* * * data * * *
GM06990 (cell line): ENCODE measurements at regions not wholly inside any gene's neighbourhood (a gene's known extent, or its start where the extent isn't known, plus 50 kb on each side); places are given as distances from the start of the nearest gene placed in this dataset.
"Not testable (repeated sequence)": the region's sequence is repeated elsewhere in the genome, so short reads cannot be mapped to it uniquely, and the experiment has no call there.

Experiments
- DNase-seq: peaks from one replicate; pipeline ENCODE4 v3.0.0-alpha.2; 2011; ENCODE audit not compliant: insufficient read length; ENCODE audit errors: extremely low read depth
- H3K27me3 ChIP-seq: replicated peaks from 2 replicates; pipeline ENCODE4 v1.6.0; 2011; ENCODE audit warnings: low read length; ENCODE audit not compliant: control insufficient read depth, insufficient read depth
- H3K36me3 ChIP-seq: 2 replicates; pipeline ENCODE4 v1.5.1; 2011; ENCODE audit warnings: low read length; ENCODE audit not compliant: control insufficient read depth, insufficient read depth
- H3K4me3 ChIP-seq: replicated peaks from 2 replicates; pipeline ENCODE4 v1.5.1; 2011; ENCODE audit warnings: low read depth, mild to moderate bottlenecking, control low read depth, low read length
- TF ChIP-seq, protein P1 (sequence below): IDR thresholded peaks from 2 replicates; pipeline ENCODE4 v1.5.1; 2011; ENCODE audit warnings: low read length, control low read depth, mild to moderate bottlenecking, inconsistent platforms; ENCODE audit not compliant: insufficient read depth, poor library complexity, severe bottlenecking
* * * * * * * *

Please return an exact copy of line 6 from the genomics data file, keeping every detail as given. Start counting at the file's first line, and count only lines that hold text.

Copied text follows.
- H3K36me3 ChIP-seq: 2 replicates; pipeline ENCODE4 v1.5.1; 2011; ENCODE audit warnings: low read length; ENCODE audit not compliant: control insufficient read depth, insufficient read depth